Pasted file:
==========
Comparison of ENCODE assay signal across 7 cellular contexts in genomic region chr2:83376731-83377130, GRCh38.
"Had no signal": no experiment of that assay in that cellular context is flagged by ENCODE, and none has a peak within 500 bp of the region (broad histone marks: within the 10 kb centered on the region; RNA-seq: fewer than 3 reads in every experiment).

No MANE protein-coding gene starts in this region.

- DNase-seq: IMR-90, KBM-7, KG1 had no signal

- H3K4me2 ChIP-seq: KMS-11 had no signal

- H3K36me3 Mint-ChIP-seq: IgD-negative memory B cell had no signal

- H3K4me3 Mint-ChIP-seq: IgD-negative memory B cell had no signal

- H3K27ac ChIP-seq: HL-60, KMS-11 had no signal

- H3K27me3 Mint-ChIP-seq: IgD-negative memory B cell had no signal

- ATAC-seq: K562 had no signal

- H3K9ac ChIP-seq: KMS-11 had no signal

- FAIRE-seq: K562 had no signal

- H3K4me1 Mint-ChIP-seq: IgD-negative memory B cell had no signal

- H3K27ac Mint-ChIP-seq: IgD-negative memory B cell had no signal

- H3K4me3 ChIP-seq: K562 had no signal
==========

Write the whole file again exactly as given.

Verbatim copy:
Comparison of ENCODE assay signal across 7 cellular contexts in genomic region chr2:83376731-83377130, GRCh38.
"Had no signal": no experiment of that assay in that cellular context is flagged by ENCODE, and none has a peak within 500 bp of the region (broad histone marks: within the 10 kb centered on the region; RNA-seq: fewer than 3 reads in every experiment).

No MANE protein-coding gene starts in this region.

- DNase-seq: IMR-90, KBM-7, KG1 had no signal

- H3K4me2 ChIP-seq: KMS-11 had no signal

- H3K36me3 Mint-ChIP-seq: IgD-negative memory B cell had no signal

- H3K4me3 Mint-ChIP-seq: IgD-negative memory B cell had no signal

- H3K27ac ChIP-seq: HL-60, KMS-11 had no signal

- H3K27me3 Mint-ChIP-seq: IgD-negative memory B cell had no signal

- ATAC-seq: K562 had no signal

- H3K9ac ChIP-seq: KMS-11 had no signal

- FAIRE-seq: K562 had no signal

- H3K4me1 Mint-ChIP-seq: IgD-negative memory B cell had no signal

- H3K27ac Mint-ChIP-seq: IgD-negative memory B cell had no signal

- H3K4me3 ChIP-seq: K562 had no signal